The House Intelligence Committee has released the 28, previously classified pages, from a 2002 congressional investigation into the September 11, 2001 terror attacks. Today’s publication of these pages brings to a close a years-long effort to declassify them, which had in recent months gained nearly unanimous support throughout Washington.
The long-secret pages detail evidence linking Saudi Arabia to 9/11, though officials warn that it is merely preliminary and was later dismissed by subsequent investigations into the issue.
There is no single smoking gun within the pages to definitely implicate any senior Saudi leaders for supporting the al Qaeda terrorists.
Read the 28 pages pdf document Here in our Research section.
Yet the evidence is nonetheless likely to inflame the relationship between the U.S. and Saudi Arabia, which has been rocky for the last year. In the U.S. in particular, release of the pages will likely lead to new scrutiny of the complex relationship between the two nations, which has previously been used as a foil during the political season.
According to the formerly top-secret pages, investigators uncovered “numerous reports” from FBI sources that at least two people in contact with some of the 9/11 hijackers may have been Saudi intelligence officers.
Other evidence pointed to the government laundering money through a mosque in Culver City, Calif., to groups affiliated with al Qaeda leader Osama bin Laden, potential connections in phone books of extremists and the Saudi government and other evidence of ties.
However, the findings were repeatedly characterized as preliminary, and the authors noted that they did not attempt to follow through on the CIA and FBI’s information.
“In their testimony, neither CIA nor FBI witnesses were able to identify definitely the extent of Saudi support for terrorist activity globally or within the untied States and the extent to which such support, if it exists, is knowing or inadvertent in nature,” authors claimed in the report.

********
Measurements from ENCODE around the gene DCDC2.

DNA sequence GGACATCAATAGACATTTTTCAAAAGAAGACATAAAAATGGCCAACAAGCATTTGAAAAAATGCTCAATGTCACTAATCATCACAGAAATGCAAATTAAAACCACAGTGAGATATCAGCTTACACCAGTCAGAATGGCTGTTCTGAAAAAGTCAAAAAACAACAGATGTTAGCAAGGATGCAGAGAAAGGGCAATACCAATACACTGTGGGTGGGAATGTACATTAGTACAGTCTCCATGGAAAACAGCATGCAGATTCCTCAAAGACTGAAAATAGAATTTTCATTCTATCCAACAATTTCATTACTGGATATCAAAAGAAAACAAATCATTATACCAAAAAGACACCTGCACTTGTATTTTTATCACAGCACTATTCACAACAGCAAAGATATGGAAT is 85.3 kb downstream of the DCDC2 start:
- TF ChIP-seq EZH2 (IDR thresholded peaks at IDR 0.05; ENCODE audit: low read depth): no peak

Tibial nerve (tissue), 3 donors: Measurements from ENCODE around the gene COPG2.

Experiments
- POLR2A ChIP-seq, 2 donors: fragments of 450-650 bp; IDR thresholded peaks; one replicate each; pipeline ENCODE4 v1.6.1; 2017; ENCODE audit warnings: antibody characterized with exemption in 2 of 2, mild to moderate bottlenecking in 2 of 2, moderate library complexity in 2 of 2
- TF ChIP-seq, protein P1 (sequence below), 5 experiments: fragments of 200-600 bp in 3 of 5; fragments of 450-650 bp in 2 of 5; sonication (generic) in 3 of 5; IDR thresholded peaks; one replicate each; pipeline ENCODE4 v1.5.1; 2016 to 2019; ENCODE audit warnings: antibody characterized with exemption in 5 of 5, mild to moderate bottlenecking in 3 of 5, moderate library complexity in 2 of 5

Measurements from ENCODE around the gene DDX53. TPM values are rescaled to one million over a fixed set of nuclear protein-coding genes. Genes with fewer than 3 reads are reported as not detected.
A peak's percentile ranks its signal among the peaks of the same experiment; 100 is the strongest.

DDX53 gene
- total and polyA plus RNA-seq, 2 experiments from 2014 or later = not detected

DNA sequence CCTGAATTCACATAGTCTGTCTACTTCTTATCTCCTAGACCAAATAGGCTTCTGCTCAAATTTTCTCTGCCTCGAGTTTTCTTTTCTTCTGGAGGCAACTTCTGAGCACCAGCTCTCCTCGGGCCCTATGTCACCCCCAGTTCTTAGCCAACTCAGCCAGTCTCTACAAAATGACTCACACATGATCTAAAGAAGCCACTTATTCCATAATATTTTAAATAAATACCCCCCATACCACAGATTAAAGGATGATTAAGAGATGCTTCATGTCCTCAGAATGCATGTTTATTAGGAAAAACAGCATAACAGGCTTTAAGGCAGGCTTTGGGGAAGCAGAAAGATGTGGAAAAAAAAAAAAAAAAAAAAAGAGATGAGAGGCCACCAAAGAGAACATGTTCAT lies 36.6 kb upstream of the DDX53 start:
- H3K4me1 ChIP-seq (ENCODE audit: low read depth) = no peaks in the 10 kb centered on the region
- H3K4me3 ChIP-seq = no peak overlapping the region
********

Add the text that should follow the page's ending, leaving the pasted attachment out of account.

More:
“It should be clear that this joint inquiry has made no final determinations as to the reliability or sufficiency of the information regarding these issues that we found contained in FBI and CIA documents.”
Intelligence Committee Chairman Devin Nunes (R-Calif.) cautioned that the document “does not put forward vetted conclusions, but rather unverified leads that were later fully investigated by the intelligence community.”
Many of those leads were chased down in the higher-profile 9/11 Commission investigation, he noted, in an effort to avoid having the public read too much into the initial reports.
Yet the pages nonetheless ought to be revealed, lawmakers have argued, to shed light on one of the darkest days in American history.
“The American people have the right to know the full scope of the matters examined by the joint inquiry, and I have every confidence the public can assess the allegations raised in the 28 pages and the 9/11 Commission’s conclusions on those matters,” Rep. Adam Schiff (Calif.), the Intelligence Committee’s top Democrat, said in a statement.
The pages should “diminish speculation that they contain proof of official Saudi Government or senior Saudi official involvement in the 9/11 attacks,” he added.
The pages have captivated imaginations and taken on an increasingly prominent role as Congress moved forward with legislation allowing Americans to sue Saudi Arabia for any potential role in supporting the terrorists. That bill sailed through the Senate earlier this year, despite vigorous opposition from the White House and Riyadh, and appears primed for action in the House in the fall.
White House press secretary Josh Earnest said the newly unclassified portion of the 9/11 report “does not change” the administration’s position that senior Saudi officials had no role in the attack.
The Saudi kingdom itself has supported the release of the pages, if only to quiet the lingering allegations about its potential connections to al Qaeda.
Intelligence officials throughout the Obama administration had begun reviewing the pages for declassification in recent months.
Earlier on Friday, the White House sent to Congress a version of the pages that had been redacted to remove sources and methods. Shortly afterward, the House Intelligence Committee approved its release to the public.
In addition to the 28 pages, the director of national intelligence will soon release a declassified executive summary of a joint assessment from the FBI and CIA, Nunes said.